Lenovo Group completed the acquisition of Lenovo Mobile Communication Technology in deal worth US$200 million in cash and shares. The mobile unit was sold off for US$100 million in 2008 in order to let the parent company focus on the personal computing market. The once unprofitable unit was turned around and, in reacquiring it, Lenovo is backtracking on its earlier strategic decision. Company executives expect mainland revenues from mobile internet to one day exceed those from the company’s core PC business. The market for mobile internet is already expected to reach the US$16 billion market by 2014.
China’s handset market is already crowded with both international and domestic competitors, but Lenovo sees the integration of internet applications and services into mobile devices as an opportunity to apply and extend the company’s core competencies in personal computing.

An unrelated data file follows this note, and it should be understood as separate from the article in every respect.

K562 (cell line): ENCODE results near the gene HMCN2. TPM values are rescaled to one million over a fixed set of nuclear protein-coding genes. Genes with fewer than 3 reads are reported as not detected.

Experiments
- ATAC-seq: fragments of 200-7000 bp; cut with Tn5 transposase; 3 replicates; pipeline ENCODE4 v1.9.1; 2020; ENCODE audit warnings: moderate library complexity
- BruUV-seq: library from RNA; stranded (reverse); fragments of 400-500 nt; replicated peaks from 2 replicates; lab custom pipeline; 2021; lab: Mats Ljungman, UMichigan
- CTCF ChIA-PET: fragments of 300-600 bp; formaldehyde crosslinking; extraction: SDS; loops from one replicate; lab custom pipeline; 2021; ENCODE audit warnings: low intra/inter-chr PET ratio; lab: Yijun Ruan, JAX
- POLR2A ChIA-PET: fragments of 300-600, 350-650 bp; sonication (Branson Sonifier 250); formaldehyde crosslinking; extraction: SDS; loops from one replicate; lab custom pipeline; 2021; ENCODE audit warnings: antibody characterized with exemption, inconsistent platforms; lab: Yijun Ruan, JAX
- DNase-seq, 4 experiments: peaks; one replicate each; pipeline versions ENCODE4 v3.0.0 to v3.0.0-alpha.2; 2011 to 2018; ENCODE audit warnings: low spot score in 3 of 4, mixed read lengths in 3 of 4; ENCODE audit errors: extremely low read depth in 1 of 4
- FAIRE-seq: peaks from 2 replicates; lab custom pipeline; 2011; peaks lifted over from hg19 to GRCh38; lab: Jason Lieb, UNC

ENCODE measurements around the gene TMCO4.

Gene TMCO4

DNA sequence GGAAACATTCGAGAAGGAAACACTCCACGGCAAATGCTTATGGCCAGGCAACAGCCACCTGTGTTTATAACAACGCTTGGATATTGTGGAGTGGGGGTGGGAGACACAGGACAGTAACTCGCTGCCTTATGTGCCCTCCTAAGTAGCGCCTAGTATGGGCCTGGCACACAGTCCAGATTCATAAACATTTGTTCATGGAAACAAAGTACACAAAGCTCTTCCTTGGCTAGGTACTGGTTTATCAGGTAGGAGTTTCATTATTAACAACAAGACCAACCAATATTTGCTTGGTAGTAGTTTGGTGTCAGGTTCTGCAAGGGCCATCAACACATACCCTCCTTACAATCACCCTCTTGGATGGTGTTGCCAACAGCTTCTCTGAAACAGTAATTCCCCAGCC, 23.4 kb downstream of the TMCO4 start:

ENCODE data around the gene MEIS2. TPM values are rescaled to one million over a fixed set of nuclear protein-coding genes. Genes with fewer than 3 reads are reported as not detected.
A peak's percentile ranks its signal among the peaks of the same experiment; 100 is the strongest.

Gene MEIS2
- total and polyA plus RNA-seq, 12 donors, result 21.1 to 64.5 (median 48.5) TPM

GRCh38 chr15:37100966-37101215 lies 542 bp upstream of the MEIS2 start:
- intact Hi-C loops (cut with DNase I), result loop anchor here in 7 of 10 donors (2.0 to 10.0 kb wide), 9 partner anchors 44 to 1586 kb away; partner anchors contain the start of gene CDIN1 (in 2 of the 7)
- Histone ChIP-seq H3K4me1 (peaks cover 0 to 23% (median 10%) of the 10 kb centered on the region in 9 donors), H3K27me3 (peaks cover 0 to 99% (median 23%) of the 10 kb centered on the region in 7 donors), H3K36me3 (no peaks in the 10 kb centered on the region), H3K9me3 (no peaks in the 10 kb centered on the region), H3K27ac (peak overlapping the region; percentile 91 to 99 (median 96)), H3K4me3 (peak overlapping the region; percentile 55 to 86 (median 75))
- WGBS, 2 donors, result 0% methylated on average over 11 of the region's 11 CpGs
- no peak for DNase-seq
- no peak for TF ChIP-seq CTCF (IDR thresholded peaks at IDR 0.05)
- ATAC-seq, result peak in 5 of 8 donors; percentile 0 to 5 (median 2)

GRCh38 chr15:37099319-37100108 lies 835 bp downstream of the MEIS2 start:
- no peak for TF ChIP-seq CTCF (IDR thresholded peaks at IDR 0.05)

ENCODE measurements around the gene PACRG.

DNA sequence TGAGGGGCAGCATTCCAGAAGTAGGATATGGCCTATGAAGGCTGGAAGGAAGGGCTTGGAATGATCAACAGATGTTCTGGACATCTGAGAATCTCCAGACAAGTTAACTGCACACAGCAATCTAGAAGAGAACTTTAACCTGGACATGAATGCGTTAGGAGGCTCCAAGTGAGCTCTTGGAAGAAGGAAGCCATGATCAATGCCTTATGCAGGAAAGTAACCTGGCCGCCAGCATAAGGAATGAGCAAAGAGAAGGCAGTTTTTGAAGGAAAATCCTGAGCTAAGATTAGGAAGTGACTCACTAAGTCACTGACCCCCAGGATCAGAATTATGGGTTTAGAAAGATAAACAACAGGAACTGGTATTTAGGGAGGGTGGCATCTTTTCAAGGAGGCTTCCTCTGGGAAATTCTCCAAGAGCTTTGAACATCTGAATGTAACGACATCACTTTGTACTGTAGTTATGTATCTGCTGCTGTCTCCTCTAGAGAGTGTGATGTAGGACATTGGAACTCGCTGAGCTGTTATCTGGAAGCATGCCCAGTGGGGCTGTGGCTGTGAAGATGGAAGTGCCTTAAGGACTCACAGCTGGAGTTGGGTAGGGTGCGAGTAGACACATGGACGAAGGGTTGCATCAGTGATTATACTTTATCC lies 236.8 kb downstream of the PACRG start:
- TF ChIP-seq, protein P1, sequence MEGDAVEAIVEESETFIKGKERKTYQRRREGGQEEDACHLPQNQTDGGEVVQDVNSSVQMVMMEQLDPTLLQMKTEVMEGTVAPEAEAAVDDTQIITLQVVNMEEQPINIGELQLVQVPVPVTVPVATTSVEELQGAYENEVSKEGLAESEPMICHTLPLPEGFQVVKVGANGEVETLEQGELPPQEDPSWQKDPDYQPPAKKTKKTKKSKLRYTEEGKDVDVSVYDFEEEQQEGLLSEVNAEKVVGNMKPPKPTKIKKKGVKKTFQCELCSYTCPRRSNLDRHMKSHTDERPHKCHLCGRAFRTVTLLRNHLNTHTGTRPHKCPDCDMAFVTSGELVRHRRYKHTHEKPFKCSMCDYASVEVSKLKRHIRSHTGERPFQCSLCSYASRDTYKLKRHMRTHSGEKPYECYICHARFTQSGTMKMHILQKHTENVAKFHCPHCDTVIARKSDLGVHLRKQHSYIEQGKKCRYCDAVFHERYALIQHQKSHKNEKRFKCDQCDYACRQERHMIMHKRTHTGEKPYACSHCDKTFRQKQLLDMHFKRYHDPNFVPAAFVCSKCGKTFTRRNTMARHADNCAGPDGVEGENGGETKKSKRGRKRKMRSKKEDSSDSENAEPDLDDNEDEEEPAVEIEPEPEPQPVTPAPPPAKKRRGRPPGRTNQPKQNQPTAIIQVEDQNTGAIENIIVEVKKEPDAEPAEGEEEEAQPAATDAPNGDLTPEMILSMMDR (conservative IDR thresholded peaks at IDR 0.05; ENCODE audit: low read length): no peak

One of the first chances to judge the success of the acquisition will occur in May, with the rollout of Lenovo’s Android-based LePhone on China Unicom’s WCDMA network. Despite using Google’s operating system for the handset, Lenovo has incorporated news and instant messaging services from leading Chinese providers including Sina.com and Tencent. A Chinese-branded smart phone running Chinese applications may offer a competitive domestic alternative to the mid- and upper-tier Chinese mobile subscribers that have long been the captive customers of foreign brands.